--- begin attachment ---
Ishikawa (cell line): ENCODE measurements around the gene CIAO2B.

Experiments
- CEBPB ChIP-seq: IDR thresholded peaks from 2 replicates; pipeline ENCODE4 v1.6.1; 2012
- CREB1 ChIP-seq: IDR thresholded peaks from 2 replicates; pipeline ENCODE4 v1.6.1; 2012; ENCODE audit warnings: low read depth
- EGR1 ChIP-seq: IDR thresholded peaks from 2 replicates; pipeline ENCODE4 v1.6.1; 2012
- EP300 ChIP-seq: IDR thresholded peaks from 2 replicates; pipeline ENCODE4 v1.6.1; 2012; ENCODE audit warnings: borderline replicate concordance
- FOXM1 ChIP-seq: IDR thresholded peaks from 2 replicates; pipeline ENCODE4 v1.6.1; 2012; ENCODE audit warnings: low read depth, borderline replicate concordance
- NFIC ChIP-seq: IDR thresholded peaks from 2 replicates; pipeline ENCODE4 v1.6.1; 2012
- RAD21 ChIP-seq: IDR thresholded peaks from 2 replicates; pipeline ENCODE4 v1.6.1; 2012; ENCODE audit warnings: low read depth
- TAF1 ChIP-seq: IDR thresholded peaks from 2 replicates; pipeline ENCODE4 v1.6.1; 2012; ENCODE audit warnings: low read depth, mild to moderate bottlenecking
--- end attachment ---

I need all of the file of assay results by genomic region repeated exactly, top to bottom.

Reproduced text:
Ishikawa (cell line): ENCODE measurements around the gene CIAO2B.

Experiments
- CEBPB ChIP-seq: IDR thresholded peaks from 2 replicates; pipeline ENCODE4 v1.6.1; 2012
- CREB1 ChIP-seq: IDR thresholded peaks from 2 replicates; pipeline ENCODE4 v1.6.1; 2012; ENCODE audit warnings: low read depth
- EGR1 ChIP-seq: IDR thresholded peaks from 2 replicates; pipeline ENCODE4 v1.6.1; 2012
- EP300 ChIP-seq: IDR thresholded peaks from 2 replicates; pipeline ENCODE4 v1.6.1; 2012; ENCODE audit warnings: borderline replicate concordance
- FOXM1 ChIP-seq: IDR thresholded peaks from 2 replicates; pipeline ENCODE4 v1.6.1; 2012; ENCODE audit warnings: low read depth, borderline replicate concordance
- NFIC ChIP-seq: IDR thresholded peaks from 2 replicates; pipeline ENCODE4 v1.6.1; 2012
- RAD21 ChIP-seq: IDR thresholded peaks from 2 replicates; pipeline ENCODE4 v1.6.1; 2012; ENCODE audit warnings: low read depth
- TAF1 ChIP-seq: IDR thresholded peaks from 2 replicates; pipeline ENCODE4 v1.6.1; 2012; ENCODE audit warnings: low read depth, mild to moderate bottlenecking